A United States spying program that systematically collects millions of Americans' phone records is illegal, a federal appeals court has ruled, putting pressure on Congress to quickly decide whether to replace or end a controversial program aimed at fighting terrorism.
Ruling on a program revealed in 2013 by former government security contractor Edward Snowden, the 2nd US Circuit Court of Appeals in Manhattan said the Patriot Act did not authorise the National Security Agency to collect Americans' calling records in bulk.
Circuit Judge Gerard Lynch said Section 215, which addresses the FBI's ability to gather business records, could not be interpreted to have permitted the NSA to collect a "staggering" amount of phone records, contrary to claims by the Bush and Obama administrations.
"Such expansive development of government repositories of formerly private records would be an unprecedented contraction of the privacy expectations of all Americans," Lynch wrote.
"We would expect such a momentous decision to be preceded by substantial debate, and expressed in unmistakable language. There is no evidence of such a debate."
The appeals court did not resolve the question of whether the surveillance was unconstitutional.
It also declined to halt the program, noting that parts of the Patriot Act including Section 215 expire on June 1.
Lynch said it was "prudent" to give Congress a chance to decide what surveillance is permissible, given the national security interests at stake.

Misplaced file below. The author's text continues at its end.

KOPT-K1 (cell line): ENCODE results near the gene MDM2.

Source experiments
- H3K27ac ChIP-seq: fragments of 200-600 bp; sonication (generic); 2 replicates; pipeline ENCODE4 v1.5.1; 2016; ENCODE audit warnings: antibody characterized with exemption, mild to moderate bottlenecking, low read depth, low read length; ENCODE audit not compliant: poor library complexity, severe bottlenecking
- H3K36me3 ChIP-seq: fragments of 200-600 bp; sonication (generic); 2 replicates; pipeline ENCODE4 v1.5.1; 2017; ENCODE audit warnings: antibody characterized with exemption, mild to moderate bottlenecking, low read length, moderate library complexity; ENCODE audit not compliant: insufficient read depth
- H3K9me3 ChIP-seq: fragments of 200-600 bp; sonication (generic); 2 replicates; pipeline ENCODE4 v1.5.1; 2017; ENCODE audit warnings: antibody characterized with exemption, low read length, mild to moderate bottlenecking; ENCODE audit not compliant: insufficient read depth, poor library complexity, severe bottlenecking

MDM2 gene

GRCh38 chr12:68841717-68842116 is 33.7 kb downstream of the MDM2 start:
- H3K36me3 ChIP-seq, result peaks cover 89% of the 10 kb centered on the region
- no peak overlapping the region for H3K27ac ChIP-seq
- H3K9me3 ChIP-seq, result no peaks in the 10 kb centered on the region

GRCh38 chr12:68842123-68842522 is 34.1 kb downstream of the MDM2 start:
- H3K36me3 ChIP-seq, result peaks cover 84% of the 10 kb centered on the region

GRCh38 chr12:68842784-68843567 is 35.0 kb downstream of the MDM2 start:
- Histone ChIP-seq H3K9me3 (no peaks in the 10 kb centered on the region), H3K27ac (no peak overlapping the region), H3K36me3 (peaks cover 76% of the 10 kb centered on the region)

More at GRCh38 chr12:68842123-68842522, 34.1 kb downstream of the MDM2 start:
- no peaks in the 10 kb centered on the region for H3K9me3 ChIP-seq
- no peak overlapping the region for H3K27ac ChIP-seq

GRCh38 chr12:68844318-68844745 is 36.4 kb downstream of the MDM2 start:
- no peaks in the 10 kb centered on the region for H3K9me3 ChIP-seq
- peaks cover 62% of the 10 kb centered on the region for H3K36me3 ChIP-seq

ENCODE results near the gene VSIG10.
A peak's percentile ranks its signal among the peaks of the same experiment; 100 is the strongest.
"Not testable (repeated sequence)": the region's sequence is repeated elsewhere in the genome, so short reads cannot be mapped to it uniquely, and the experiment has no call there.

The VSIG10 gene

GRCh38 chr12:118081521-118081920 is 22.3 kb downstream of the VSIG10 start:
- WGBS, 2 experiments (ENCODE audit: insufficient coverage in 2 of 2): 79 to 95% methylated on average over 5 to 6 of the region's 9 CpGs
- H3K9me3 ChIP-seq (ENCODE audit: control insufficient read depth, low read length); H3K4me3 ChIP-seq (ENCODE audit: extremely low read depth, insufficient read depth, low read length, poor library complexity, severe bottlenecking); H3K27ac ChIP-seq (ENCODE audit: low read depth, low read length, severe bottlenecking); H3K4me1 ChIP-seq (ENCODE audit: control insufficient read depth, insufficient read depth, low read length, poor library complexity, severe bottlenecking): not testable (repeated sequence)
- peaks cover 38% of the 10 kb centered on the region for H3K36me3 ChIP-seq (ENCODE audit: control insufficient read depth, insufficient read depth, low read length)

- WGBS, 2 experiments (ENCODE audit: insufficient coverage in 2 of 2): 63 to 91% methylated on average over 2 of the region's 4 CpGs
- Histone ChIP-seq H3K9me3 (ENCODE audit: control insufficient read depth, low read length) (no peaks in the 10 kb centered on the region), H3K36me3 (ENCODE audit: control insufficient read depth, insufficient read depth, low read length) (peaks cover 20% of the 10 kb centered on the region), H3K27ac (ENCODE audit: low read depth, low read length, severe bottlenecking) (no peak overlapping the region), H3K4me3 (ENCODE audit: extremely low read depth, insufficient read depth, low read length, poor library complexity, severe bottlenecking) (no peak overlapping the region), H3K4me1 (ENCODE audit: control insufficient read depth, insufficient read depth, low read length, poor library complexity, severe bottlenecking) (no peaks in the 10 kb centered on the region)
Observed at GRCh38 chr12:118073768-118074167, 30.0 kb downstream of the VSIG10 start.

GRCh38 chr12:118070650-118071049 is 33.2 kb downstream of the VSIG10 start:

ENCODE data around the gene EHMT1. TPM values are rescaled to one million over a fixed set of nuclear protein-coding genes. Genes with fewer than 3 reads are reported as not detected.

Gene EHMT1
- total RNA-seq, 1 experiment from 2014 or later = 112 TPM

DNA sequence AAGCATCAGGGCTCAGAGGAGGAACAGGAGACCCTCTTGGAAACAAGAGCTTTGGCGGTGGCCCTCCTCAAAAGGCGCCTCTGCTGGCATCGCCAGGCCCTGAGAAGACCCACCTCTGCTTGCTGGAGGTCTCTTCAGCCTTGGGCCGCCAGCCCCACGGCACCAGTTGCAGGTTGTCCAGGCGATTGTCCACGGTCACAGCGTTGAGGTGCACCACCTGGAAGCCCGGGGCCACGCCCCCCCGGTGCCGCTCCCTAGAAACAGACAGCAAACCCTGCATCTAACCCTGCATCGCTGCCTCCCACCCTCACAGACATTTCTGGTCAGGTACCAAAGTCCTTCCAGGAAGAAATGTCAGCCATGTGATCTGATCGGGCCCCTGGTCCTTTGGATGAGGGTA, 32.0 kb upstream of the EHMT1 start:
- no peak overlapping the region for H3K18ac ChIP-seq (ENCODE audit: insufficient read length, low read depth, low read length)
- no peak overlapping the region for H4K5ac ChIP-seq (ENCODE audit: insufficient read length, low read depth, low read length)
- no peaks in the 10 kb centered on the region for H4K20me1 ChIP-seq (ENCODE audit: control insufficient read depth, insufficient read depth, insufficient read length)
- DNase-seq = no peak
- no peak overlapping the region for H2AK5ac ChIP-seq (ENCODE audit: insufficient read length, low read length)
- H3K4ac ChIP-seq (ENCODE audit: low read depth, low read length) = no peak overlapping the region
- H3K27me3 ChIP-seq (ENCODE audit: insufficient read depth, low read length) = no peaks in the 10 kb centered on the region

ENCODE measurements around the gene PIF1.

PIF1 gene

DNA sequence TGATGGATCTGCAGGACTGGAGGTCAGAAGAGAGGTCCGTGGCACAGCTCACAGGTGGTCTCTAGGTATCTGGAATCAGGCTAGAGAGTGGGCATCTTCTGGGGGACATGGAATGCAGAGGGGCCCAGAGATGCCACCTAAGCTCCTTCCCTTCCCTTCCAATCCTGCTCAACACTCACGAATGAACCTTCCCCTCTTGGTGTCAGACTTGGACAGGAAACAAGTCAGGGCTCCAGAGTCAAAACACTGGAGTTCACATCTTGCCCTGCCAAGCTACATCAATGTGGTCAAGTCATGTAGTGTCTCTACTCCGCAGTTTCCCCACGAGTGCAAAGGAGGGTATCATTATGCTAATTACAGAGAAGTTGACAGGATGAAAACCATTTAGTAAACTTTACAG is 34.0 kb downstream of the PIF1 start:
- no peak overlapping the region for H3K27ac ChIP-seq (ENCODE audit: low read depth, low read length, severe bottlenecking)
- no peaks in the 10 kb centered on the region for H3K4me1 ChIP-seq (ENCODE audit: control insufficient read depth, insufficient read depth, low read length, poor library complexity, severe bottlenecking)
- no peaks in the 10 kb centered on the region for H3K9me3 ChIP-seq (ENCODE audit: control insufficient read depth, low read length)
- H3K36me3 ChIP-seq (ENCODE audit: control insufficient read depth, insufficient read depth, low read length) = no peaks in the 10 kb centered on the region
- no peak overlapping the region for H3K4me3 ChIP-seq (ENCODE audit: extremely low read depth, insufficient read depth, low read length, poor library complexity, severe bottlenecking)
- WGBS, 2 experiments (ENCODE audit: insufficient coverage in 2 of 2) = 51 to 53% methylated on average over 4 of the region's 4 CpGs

Enacted after the Sept. 11, 2001 attacks, the Patriot Act gives the government a wide variety of tools to investigate terrorism.
Today's decision voided a December 2013 ruling in which US District Judge William Pauley in Manhattan found the NSA program lawful. The appeals court sent the case back to him for further review.
Next step in Congress
US Attorney General Loretta Lynch said at a Senate budget hearing today that NSA data collection was a "vital tool in our national security arsenal," and that she was unaware of privacy violations under its existing program.
The 2nd Circuit is the first federal appeals court to rule on the NSA program's legality. Federal appeals courts in Washington, DC and California are also considering the matter.
While the government could appeal today's decision, it may wait for Congress. If Congress changes Section 215, then courts may need to review what it does. But if it reauthorises Section 215, the issue could end up before the Supreme Court.
Ned Price, a spokesman for the White House's National Security Council, said President Barack Obama wants to end the NSA program, and is encouraged by the "good progress" Congress is making to find an alternative that preserves its "essential capabilities."
Last week, the House Judiciary Committee voted 25-2 in favour of the USA Freedom Act, which would end the bulk collection of telephone data, and the bill is expected to pass the full House.
A similar bill has been proposed in the Senate, but passage remains uncertain.
Majority Leader Mitch McConnell and Richard Burr, the Republican chairman of the Senate Intelligence Committee, have introduced legislation to extend Section 215 and other parts of the Patriot Act through 2020.
The existing NSA program has repeatedly been approved in secret by a national security court established under a 1978 law, the Foreign Intelligence Surveillance Act.
"FISA has been critically important in keeping us safe in America," McConnell said.